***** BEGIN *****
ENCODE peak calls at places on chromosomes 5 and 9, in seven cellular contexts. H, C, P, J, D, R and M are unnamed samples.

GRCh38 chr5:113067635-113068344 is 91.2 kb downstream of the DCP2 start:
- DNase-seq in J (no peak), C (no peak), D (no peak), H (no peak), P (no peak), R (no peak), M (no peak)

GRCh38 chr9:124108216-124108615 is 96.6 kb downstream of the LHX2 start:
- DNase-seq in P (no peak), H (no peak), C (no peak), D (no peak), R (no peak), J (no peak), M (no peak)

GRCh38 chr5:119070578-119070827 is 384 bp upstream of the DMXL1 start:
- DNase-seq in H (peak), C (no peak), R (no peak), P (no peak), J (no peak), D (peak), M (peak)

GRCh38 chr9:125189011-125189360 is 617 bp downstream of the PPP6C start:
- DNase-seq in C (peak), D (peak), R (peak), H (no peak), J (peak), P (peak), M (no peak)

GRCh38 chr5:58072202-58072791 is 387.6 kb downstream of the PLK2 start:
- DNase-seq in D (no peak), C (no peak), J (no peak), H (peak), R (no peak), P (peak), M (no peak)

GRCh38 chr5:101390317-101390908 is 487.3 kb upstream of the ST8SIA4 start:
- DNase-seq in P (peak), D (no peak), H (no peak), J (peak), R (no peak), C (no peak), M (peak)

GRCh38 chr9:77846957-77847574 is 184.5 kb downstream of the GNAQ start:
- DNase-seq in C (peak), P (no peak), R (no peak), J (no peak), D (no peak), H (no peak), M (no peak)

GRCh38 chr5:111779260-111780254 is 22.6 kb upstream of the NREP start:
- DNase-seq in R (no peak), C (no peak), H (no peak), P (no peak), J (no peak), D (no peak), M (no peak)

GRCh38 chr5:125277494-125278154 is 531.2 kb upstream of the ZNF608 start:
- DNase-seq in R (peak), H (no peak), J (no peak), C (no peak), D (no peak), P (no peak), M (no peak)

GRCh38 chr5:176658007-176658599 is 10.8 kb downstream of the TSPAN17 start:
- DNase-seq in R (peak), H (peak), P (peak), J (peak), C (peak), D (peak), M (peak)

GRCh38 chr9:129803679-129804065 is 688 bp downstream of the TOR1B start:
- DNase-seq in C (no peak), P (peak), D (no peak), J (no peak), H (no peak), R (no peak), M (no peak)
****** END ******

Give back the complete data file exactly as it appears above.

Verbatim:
ENCODE peak calls at places on chromosomes 5 and 9, in seven cellular contexts. H, C, P, J, D, R and M are unnamed samples.

GRCh38 chr5:113067635-113068344 is 91.2 kb downstream of the DCP2 start:
- DNase-seq in J (no peak), C (no peak), D (no peak), H (no peak), P (no peak), R (no peak), M (no peak)

GRCh38 chr9:124108216-124108615 is 96.6 kb downstream of the LHX2 start:
- DNase-seq in P (no peak), H (no peak), C (no peak), D (no peak), R (no peak), J (no peak), M (no peak)

GRCh38 chr5:119070578-119070827 is 384 bp upstream of the DMXL1 start:
- DNase-seq in H (peak), C (no peak), R (no peak), P (no peak), J (no peak), D (peak), M (peak)

GRCh38 chr9:125189011-125189360 is 617 bp downstream of the PPP6C start:
- DNase-seq in C (peak), D (peak), R (peak), H (no peak), J (peak), P (peak), M (no peak)

GRCh38 chr5:58072202-58072791 is 387.6 kb downstream of the PLK2 start:
- DNase-seq in D (no peak), C (no peak), J (no peak), H (peak), R (no peak), P (peak), M (no peak)

GRCh38 chr5:101390317-101390908 is 487.3 kb upstream of the ST8SIA4 start:
- DNase-seq in P (peak), D (no peak), H (no peak), J (peak), R (no peak), C (no peak), M (peak)

GRCh38 chr9:77846957-77847574 is 184.5 kb downstream of the GNAQ start:
- DNase-seq in C (peak), P (no peak), R (no peak), J (no peak), D (no peak), H (no peak), M (no peak)

GRCh38 chr5:111779260-111780254 is 22.6 kb upstream of the NREP start:
- DNase-seq in R (no peak), C (no peak), H (no peak), P (no peak), J (no peak), D (no peak), M (no peak)

GRCh38 chr5:125277494-125278154 is 531.2 kb upstream of the ZNF608 start:
- DNase-seq in R (peak), H (no peak), J (no peak), C (no peak), D (no peak), P (no peak), M (no peak)

GRCh38 chr5:176658007-176658599 is 10.8 kb downstream of the TSPAN17 start:
- DNase-seq in R (peak), H (peak), P (peak), J (peak), C (peak), D (peak), M (peak)

GRCh38 chr9:129803679-129804065 is 688 bp downstream of the TOR1B start:
- DNase-seq in C (no peak), P (peak), D (no peak), J (no peak), H (no peak), R (no peak), M (no peak)